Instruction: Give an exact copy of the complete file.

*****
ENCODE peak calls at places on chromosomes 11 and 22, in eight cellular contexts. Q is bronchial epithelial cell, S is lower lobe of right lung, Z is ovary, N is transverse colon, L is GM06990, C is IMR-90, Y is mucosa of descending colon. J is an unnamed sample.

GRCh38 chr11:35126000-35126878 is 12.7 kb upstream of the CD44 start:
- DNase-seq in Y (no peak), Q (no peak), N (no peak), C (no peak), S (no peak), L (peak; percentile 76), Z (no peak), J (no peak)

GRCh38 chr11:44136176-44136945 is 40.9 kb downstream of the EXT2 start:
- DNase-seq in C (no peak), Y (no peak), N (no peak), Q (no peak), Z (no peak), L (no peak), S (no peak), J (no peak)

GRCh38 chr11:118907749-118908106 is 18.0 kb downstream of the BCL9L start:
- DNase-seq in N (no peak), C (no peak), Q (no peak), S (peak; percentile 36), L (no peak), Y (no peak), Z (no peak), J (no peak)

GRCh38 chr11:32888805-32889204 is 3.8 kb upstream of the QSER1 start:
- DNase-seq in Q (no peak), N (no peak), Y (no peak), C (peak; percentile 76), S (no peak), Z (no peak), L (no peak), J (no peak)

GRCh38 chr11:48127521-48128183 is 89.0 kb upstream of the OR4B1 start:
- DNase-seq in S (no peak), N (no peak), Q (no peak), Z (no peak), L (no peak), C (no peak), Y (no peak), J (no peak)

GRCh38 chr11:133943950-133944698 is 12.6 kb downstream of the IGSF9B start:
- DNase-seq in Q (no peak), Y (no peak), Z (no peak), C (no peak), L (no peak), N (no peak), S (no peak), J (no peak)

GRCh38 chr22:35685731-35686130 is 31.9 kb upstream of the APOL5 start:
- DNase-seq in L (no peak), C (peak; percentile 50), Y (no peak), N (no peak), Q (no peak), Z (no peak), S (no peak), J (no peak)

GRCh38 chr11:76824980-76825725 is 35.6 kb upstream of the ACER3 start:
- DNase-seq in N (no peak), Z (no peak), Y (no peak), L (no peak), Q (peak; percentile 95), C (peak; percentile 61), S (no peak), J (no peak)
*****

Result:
ENCODE peak calls at places on chromosomes 11 and 22, in eight cellular contexts. Q is bronchial epithelial cell, S is lower lobe of right lung, Z is ovary, N is transverse colon, L is GM06990, C is IMR-90, Y is mucosa of descending colon. J is an unnamed sample.

GRCh38 chr11:35126000-35126878 is 12.7 kb upstream of the CD44 start:
- DNase-seq in Y (no peak), Q (no peak), N (no peak), C (no peak), S (no peak), L (peak; percentile 76), Z (no peak), J (no peak)

GRCh38 chr11:44136176-44136945 is 40.9 kb downstream of the EXT2 start:
- DNase-seq in C (no peak), Y (no peak), N (no peak), Q (no peak), Z (no peak), L (no peak), S (no peak), J (no peak)

GRCh38 chr11:118907749-118908106 is 18.0 kb downstream of the BCL9L start:
- DNase-seq in N (no peak), C (no peak), Q (no peak), S (peak; percentile 36), L (no peak), Y (no peak), Z (no peak), J (no peak)

GRCh38 chr11:32888805-32889204 is 3.8 kb upstream of the QSER1 start:
- DNase-seq in Q (no peak), N (no peak), Y (no peak), C (peak; percentile 76), S (no peak), Z (no peak), L (no peak), J (no peak)

GRCh38 chr11:48127521-48128183 is 89.0 kb upstream of the OR4B1 start:
- DNase-seq in S (no peak), N (no peak), Q (no peak), Z (no peak), L (no peak), C (no peak), Y (no peak), J (no peak)

GRCh38 chr11:133943950-133944698 is 12.6 kb downstream of the IGSF9B start:
- DNase-seq in Q (no peak), Y (no peak), Z (no peak), C (no peak), L (no peak), N (no peak), S (no peak), J (no peak)

GRCh38 chr22:35685731-35686130 is 31.9 kb upstream of the APOL5 start:
- DNase-seq in L (no peak), C (peak; percentile 50), Y (no peak), N (no peak), Q (no peak), Z (no peak), S (no peak), J (no peak)

GRCh38 chr11:76824980-76825725 is 35.6 kb upstream of the ACER3 start:
- DNase-seq in N (no peak), Z (no peak), Y (no peak), L (no peak), Q (peak; percentile 95), C (peak; percentile 61), S (no peak), J (no peak)